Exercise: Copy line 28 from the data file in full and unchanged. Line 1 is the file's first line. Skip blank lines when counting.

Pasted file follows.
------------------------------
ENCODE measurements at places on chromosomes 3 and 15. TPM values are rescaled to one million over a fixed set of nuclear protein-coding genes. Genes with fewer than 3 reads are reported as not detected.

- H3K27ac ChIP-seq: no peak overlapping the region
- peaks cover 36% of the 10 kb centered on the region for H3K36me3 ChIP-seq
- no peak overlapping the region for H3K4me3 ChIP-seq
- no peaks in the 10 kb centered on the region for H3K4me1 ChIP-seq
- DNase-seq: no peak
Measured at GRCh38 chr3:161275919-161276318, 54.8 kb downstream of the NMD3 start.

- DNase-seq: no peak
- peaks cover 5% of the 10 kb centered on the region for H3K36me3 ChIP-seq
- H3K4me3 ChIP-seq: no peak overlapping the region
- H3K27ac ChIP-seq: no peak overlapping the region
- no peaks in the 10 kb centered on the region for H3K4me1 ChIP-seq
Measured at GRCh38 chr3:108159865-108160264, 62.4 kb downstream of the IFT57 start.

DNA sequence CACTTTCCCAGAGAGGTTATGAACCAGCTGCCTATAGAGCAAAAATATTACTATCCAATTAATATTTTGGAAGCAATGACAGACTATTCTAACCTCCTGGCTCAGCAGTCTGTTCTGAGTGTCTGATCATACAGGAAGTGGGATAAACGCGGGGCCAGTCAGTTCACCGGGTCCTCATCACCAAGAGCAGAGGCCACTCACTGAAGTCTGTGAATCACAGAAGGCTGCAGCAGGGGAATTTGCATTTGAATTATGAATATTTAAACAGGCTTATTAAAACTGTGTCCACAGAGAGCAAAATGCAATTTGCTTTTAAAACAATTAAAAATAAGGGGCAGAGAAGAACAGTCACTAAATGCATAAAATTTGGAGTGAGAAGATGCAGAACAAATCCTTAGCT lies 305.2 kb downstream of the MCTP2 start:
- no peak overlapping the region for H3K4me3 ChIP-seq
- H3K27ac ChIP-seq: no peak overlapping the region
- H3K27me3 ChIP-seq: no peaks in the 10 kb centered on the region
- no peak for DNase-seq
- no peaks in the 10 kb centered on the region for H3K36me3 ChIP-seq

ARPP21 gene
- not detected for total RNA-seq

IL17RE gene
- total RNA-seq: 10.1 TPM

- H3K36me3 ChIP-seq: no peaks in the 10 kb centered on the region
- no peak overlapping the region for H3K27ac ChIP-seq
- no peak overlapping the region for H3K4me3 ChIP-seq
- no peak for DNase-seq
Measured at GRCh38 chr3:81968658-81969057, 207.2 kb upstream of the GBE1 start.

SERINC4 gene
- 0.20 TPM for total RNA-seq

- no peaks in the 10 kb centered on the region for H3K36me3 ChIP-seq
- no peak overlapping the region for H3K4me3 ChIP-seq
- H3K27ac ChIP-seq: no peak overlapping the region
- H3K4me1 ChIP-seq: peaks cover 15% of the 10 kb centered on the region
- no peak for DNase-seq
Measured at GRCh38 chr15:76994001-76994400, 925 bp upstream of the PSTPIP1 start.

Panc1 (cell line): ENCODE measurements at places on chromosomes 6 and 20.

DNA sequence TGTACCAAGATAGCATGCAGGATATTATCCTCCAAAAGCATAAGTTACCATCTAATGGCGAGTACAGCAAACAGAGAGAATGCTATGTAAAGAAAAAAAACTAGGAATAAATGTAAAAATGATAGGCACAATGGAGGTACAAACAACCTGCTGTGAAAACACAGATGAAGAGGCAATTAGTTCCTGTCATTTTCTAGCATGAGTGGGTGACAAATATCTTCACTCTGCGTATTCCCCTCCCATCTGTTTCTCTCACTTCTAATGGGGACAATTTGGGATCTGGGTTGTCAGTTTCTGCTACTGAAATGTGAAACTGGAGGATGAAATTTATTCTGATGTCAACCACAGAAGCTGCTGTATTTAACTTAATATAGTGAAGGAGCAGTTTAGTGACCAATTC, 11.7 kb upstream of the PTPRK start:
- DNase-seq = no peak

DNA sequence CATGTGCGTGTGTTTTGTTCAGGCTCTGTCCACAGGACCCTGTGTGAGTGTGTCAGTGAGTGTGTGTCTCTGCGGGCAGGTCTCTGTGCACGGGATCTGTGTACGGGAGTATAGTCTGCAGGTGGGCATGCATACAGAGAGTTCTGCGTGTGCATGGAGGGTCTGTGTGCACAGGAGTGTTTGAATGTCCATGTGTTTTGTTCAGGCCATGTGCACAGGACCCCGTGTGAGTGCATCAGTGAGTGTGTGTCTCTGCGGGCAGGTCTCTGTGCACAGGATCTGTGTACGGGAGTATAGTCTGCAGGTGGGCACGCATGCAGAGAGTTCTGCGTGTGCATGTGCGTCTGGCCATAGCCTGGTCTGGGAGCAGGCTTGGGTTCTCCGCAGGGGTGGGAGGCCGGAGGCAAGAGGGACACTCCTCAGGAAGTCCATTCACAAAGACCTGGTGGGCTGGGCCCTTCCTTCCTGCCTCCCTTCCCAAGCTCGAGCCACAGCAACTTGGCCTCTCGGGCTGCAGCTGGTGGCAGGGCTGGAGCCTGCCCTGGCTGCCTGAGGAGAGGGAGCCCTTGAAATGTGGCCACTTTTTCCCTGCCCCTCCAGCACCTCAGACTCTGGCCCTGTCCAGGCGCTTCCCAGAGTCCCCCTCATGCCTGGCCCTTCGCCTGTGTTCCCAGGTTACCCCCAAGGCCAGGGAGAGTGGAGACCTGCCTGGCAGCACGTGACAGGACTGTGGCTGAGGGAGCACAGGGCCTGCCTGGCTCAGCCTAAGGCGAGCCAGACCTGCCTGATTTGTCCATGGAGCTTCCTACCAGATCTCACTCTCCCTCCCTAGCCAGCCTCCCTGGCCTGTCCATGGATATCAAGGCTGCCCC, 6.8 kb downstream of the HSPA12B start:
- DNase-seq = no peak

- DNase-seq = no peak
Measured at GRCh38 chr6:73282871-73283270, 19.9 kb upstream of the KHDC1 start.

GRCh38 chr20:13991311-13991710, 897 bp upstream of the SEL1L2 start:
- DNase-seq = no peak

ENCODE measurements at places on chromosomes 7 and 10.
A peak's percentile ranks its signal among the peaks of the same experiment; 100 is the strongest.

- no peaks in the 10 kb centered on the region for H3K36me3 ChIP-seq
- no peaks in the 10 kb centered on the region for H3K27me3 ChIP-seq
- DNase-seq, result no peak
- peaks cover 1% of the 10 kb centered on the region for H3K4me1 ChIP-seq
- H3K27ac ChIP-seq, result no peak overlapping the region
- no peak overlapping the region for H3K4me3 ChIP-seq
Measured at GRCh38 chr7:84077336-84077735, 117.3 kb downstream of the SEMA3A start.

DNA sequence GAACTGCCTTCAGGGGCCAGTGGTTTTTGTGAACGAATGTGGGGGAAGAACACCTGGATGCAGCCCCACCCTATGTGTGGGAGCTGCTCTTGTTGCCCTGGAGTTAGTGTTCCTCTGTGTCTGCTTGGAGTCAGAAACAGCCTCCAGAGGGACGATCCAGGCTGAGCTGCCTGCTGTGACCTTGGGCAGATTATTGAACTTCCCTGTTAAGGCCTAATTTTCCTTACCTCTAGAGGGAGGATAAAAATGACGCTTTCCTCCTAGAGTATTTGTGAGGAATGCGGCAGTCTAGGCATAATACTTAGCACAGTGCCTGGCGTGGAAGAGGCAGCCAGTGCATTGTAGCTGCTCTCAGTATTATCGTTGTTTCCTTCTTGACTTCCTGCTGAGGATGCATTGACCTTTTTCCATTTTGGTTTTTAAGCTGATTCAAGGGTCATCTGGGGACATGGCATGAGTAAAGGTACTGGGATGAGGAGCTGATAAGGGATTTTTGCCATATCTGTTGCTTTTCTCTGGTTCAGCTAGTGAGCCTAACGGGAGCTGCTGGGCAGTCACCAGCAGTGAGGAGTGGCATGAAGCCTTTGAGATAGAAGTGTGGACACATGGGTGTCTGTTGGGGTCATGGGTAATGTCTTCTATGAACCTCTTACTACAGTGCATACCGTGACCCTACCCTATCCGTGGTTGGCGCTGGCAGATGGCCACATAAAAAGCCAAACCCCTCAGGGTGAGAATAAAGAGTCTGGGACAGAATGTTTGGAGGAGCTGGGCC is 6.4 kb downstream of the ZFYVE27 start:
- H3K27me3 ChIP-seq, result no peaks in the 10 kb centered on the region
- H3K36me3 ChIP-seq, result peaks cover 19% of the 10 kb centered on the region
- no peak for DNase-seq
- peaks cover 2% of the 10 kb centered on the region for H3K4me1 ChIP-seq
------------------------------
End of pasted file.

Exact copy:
Measured at GRCh38 chr3:81968658-81969057, 207.2 kb upstream of the GBE1 start.